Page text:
Electromagnetic Minerals In Soil And Rocks
Nearly all soil and rocks contain a variety of minerals, the magnetic or electrically conductive properties of which interfere with the operation of metal detectors. The “big three” are magnetite, maghemite and sodium ions. But first, some definitions.
Susceptibility refers to a material’s ability to attract a magnetic field. In the context of metal detecting, it corresponds to the amount of magnetically active mineralization in the soil. It is often expressed as an equivalent percent by volume concentration of magnetite.
Tangent of loss is the ratio of magnetic energy absorbed by a material and dissipated as heat, divided by the magnetic energy which is attracted to the material and not dissipated. The tangent of loss is most commonly expressed in arctangent form as the loss angle. In the context of metal detecting, it corresponds to the ground balance point of the soil. In a general way it represents the type of mineralization present rather than the amount.
Magnetite (ferrous oxide) is a heavy black iron oxide mineral which exhibits high magnetic susceptibility and low magnetic loss angle. It is commonly found as “black sand” or as dense black rocks. It is strongly attracted to a magnet. It usually “balances” near the ferrite calibration point of the metal detector, which on most detectors is within the range of 80 to 95% of full scale. Many black colored rocks, especially igneous (volcanic & extrusive) and high-grade metamorphic rocks, contain appreciable amounts of magnetite. So do many rocks with a bluish or greenish cast, especially rocks in ultramafic greenstone belts. Magnetite in the soil is usually in the form of sand, because particles smaller than sand unprotected by rock matrix tend to oxidize to maghemite or to be dissolved by organic acids.
Maghemite (gamma ferric oxide) is an earthy iron oxide mineral found in most soils and some rocks. Red iron rust is a form of maghemite with which everyone is familiar. Maghemite is formed by the oxidation of lower oxidation state iron minerals such as magnetite, free iron and pyroxene. The oxidation commonly happens through weathering and exposure to fire. Maghemite is usually reddish brown or red in color, and even in low concentrations its color tends to dominate the material it’s in. Like magnetite, maghemite has high susceptibility. It differs from magnetite in having a substantial loss angle, causing it to ground balance in the range of 40 to 80% of full scale on most metal detectors and under most conditions.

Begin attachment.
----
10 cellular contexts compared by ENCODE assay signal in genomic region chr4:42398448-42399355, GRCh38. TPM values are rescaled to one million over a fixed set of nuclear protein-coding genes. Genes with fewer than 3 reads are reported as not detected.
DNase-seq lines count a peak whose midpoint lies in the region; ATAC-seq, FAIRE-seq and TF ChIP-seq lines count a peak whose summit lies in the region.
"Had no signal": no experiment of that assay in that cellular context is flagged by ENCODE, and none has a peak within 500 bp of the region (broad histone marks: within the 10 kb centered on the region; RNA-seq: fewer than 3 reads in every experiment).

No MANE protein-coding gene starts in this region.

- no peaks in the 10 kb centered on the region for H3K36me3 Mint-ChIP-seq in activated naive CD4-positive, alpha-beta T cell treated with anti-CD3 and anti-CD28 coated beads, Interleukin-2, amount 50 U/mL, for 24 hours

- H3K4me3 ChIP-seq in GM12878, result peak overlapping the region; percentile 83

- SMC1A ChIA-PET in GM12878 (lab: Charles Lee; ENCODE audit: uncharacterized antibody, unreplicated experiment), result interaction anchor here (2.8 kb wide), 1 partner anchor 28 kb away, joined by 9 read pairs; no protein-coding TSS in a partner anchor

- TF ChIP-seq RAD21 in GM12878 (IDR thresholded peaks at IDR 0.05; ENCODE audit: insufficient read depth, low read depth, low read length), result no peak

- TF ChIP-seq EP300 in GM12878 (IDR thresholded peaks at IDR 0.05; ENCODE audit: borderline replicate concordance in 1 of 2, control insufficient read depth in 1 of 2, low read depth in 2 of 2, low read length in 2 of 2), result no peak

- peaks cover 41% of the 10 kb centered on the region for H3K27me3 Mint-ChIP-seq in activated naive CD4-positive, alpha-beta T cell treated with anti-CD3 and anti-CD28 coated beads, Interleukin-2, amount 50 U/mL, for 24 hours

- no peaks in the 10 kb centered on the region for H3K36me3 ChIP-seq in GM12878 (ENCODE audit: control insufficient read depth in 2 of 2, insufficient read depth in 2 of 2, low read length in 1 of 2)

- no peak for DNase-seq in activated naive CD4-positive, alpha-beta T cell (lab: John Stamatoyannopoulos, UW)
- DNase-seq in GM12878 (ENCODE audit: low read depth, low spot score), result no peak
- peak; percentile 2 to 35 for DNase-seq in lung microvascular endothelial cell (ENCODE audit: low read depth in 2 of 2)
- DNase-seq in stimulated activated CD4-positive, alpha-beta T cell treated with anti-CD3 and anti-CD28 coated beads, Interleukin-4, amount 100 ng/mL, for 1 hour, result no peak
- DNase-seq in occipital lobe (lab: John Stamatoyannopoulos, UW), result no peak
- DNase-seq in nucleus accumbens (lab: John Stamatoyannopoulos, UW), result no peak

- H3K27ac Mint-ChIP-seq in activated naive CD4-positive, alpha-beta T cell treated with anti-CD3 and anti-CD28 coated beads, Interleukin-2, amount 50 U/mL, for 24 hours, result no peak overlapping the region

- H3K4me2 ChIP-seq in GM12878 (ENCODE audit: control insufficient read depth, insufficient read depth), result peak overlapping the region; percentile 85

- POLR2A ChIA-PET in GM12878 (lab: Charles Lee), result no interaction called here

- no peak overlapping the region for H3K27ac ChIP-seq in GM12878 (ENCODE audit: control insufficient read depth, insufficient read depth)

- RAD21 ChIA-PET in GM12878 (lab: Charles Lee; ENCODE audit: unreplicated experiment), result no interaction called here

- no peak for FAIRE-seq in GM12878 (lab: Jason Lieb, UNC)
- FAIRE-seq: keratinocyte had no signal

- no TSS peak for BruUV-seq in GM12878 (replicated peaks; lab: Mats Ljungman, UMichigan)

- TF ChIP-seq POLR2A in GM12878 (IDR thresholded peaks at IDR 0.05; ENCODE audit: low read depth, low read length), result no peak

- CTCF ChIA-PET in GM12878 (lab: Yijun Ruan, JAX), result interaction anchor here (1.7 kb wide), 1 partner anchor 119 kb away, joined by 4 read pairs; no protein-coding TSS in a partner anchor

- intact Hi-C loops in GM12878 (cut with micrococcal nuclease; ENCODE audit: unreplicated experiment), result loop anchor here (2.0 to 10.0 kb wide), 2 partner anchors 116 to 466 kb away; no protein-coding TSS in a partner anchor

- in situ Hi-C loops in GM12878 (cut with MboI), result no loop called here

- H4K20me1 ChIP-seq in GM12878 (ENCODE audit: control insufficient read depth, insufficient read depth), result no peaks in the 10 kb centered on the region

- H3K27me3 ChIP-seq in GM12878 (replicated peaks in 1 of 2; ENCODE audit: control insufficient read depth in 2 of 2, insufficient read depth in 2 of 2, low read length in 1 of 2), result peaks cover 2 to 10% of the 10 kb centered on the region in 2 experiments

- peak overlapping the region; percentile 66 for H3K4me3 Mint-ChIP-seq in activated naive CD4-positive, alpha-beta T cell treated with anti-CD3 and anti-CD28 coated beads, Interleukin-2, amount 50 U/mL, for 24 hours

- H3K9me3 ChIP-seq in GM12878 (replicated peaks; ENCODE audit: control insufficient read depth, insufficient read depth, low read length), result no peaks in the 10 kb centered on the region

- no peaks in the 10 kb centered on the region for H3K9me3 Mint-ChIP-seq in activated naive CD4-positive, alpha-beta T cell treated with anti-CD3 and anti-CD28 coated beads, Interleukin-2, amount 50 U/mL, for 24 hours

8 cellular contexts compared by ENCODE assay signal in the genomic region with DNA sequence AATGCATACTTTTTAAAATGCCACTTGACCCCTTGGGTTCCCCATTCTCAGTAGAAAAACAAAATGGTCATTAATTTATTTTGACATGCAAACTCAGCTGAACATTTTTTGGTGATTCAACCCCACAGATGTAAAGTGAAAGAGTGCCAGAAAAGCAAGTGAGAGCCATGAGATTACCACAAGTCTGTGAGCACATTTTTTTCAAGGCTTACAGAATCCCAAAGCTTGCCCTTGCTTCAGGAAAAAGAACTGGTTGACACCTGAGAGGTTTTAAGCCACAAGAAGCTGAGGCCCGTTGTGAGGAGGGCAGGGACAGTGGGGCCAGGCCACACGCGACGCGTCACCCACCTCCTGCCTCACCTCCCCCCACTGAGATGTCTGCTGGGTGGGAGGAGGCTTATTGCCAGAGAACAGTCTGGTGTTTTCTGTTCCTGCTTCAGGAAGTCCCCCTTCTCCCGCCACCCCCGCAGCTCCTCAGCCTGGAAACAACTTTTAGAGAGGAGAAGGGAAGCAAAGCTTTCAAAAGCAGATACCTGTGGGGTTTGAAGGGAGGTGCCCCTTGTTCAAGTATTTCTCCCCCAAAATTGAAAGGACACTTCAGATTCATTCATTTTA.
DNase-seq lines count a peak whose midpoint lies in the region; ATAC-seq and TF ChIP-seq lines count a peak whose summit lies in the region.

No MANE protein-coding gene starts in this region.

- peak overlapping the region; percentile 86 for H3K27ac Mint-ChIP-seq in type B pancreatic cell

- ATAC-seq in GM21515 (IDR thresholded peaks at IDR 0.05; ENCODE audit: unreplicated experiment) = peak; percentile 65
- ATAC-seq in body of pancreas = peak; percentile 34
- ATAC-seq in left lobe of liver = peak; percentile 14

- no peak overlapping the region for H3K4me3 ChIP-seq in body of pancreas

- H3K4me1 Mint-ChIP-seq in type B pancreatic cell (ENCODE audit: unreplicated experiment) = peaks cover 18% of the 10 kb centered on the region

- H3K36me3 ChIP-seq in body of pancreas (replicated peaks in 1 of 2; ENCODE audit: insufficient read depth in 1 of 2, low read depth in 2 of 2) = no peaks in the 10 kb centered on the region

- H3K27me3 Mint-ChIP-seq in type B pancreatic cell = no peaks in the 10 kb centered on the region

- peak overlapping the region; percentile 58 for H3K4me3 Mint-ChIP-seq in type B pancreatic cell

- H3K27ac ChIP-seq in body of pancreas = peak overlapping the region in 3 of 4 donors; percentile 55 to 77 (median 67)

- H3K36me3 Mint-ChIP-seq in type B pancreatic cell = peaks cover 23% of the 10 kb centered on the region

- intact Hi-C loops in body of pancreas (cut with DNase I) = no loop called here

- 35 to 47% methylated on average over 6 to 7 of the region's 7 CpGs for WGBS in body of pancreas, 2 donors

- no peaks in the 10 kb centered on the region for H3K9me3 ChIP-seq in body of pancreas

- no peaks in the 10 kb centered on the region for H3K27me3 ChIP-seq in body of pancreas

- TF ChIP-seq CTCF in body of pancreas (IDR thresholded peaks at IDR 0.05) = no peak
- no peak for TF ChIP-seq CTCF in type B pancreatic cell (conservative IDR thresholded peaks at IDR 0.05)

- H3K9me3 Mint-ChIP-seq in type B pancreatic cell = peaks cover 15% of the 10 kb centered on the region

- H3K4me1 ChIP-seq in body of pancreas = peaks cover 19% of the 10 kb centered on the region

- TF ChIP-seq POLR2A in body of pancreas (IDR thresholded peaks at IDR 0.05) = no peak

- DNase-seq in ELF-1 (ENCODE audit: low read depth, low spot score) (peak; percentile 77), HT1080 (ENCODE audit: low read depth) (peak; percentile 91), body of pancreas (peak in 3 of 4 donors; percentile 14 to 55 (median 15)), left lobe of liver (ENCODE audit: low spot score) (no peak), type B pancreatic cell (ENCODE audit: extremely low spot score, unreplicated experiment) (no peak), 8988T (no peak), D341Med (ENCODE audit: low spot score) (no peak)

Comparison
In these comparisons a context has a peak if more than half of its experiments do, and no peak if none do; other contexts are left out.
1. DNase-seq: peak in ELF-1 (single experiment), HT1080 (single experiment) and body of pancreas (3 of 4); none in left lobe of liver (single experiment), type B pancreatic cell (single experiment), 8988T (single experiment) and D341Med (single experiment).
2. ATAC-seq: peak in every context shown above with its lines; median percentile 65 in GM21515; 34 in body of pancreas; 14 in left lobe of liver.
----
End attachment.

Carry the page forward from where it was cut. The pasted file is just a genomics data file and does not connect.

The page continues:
Maghemite is often confused with the similar-appearing earthy hematite. However hematite has low magnetic susceptibility and therefore doesn’t usually affect metal detectors very much.
Sodium ions are produced when soil moisture dissolves salt or alkali, causing the soil to become electrically conductive. This effect is strong on ocean beaches but weak under most soil conditions. Usually just described by metal detector users as “salt”, soil electrical conductivity “balances” near 0% of full scale on most metal detectors.
Most iron-bearing minerals exhibit magnetic effects similar to that of magnetite (i.e., low loss angle), but with much lower magnetic susceptibility. Hematite, limonite and siderite are common examples. The black forms of limonite and hematite are often mistaken for magnetite by the untrained eye.
Soils high in maghemite tend to form most readily in warm humid climates, and by weathering of basalt. Fire tends to increase the maghemite content of rocks and soils by oxidizing magnetite and other ferrous minerals to maghemite which is a ferric compound. Subtropical and tropical laterite soils (oxisols) and laterite rock usually contain moderate to high concentrations of maghemite.
The “ground balance point” of a soil represents the weighted average of the ground balance points of the various minerals in the ground. As the relative concentration of these minerals changes from one spot to the next, the ground balance point will usually change also.